Well, she's still the Queen of people's hearts here in Paris but why is it that no matter how many times you are told not to believe in fairytales, they always get you in the end, writes James Toney at Longchamp.
Because when all you think to be true proves not so accurate, things won't ever be quite the same.
Of course, it'll pass. They'll be others that win our affections, play with our emotions, make our hearts soar and heads hurt in this most intoxicating of sports.
And history will ultimately remember her ten Group One wins, at home and aboard, not this narrow defeat at Longchamp. However, for Enable's connections it will sting.
But her story remains one for the ages, so try your best to forget this slightly soggy ending here in the French capital.
Frankie Dettori has tasted many highs in his career but this defeat will probably hit him hardest of all. Jockeys aren't known for being sentimental but Dettori looked crestfallen as he returned to the parade ring, like all the nervous energy he's been running on for weeks suddenly evaporated and left him flatter than a Crêpe Suzette.
He was greeted like a winner but there was no flying dismount and no broad grin. Never one to be knowingly undersold, he had said victory would be like the 'moon landing' but, unfortunately, this was more Apollo 10 than Apollo 11.
No horse had ever won Europe's richest racing prize, the Prix de l'Arc de Triomphe, three times. Indeed only one horse had ever attempted it - Dettori, ironically, beat it.
Enable started odds on to reset that history but it was the weather that conspired against her, as Waldgeist won a head-to-head charge to the post that ultimately became a stamina test on energy-sapping soft ground.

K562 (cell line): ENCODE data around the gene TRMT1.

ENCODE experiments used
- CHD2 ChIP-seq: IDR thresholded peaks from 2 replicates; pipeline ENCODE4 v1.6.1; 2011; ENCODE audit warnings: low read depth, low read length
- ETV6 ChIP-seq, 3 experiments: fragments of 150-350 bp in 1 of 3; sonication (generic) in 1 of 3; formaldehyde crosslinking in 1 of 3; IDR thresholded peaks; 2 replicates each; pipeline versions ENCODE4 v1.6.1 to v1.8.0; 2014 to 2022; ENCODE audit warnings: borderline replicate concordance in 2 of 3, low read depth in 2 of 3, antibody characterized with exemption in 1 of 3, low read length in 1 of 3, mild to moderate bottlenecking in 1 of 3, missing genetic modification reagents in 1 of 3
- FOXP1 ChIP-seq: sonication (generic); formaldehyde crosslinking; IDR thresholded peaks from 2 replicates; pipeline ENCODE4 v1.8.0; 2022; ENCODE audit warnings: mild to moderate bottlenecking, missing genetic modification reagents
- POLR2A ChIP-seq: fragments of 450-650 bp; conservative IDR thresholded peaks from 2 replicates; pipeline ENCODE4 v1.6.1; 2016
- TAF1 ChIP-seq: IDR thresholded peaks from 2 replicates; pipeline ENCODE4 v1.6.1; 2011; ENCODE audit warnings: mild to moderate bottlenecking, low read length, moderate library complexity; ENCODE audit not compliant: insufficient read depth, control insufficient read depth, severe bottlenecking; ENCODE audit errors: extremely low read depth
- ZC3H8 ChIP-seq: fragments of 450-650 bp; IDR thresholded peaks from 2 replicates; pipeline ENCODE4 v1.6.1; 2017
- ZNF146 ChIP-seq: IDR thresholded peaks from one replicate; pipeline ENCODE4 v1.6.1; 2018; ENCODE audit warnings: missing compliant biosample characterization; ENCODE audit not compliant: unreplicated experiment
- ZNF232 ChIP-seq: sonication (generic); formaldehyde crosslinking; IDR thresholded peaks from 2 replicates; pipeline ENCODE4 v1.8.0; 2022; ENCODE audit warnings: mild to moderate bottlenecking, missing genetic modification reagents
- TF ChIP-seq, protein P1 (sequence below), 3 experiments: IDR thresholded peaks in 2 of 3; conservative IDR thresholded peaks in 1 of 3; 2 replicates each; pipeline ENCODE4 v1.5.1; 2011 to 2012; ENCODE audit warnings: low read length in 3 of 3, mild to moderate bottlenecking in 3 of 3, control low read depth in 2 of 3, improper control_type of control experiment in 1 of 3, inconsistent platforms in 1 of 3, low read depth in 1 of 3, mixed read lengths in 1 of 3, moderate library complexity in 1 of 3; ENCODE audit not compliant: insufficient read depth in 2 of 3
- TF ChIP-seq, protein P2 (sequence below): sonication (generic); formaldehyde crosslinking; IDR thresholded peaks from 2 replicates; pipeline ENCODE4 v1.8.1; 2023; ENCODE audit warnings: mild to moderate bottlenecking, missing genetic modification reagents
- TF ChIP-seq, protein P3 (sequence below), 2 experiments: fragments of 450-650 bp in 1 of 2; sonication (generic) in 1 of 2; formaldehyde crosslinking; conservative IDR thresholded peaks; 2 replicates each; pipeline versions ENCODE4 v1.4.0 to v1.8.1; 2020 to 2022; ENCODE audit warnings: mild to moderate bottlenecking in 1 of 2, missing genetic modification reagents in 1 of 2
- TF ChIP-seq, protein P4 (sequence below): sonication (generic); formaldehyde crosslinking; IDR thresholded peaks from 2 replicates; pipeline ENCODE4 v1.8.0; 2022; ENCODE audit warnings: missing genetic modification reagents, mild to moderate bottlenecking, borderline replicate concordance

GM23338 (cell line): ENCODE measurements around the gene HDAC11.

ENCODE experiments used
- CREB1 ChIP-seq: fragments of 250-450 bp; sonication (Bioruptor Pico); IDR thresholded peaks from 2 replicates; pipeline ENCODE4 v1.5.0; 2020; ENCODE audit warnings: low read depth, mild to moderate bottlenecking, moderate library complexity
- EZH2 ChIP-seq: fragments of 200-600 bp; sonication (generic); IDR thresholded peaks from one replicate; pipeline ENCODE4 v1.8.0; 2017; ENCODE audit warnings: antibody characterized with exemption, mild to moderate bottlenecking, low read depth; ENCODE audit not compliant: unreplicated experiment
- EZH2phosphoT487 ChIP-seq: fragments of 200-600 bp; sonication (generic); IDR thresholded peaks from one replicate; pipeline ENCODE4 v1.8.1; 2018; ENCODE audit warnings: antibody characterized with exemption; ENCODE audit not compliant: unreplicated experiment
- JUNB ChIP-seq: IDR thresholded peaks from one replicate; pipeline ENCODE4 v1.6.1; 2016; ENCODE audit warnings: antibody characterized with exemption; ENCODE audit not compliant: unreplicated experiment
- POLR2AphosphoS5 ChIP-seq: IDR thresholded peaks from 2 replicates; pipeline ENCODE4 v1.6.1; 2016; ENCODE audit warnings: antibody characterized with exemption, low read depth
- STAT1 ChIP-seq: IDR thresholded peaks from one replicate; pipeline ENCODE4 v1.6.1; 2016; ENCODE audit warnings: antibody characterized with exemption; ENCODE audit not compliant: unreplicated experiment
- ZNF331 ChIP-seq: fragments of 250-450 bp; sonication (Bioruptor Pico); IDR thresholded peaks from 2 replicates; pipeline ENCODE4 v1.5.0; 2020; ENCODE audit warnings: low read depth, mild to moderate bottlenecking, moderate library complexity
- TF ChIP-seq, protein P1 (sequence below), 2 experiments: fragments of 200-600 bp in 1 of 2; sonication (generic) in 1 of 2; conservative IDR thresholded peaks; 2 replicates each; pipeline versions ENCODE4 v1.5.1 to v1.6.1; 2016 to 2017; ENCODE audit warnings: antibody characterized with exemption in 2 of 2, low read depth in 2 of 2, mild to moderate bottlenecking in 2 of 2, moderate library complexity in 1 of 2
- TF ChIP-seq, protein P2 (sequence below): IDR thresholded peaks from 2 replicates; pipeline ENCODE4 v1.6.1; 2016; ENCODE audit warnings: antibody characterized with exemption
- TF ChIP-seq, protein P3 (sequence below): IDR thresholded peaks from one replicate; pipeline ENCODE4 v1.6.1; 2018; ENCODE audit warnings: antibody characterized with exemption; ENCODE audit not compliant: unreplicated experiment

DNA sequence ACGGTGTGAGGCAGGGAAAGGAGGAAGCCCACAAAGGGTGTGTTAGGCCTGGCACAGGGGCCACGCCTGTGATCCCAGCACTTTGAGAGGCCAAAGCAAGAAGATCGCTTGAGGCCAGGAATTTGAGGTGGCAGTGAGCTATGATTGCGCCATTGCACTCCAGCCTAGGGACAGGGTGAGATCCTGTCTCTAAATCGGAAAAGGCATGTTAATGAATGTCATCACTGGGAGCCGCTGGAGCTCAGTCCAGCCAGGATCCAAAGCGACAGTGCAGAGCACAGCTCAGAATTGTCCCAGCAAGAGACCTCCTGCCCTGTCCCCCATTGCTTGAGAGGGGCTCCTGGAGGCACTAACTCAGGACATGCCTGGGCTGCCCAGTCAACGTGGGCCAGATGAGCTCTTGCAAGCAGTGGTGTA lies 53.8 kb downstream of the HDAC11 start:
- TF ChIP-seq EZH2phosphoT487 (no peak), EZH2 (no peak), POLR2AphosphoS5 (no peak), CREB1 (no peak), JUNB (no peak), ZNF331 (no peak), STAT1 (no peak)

The post-mortem immediately started. Was Enable fully firing? Did Dettori make his move too late? But it's all ultimately meaningless and a little unfair.
"Waldgeist came late and strong after they'd gone at a good pace," said Enable’s trainer John Gosden.
"Frankie committed and went for it but with the ground really testing her it was hard to show that turn of foot and she's been outstayed there, full credit to them.
"I thought she still ran a brilliant race and while she handles soft ground she doesn't have the same explosive turn of foot on it."
In recent weeks connections have made no attempt to downplay the narrative that this would be the final chapter for Enable but with defeat still raw, no-one was prepared to confirm it.
Gosden refused to say whether this would be it for his star filly, with the opportunity of one last race, perhaps at the Qipco Champion Stakes at Ascot, tempting if perhaps not sensible.
And then there's the prospect of defending her Breeders' Cup title at Santa Anita next month, which surely would be a case of heart ruling head.
"She's run a super race but ultimately she's been outstayed on very sticky ground," said Teddy Grimthorpe, who manages owner Khalid Abdullah's racing operation.
"She's been the most fantastic filly and Prince Khalid has enjoyed every moment with her. You have to accept defeat in sport and we don't love her any less.
"He will make the decision about her future, he will want to reflect and give it some good thought and I know he will come up with a good answer."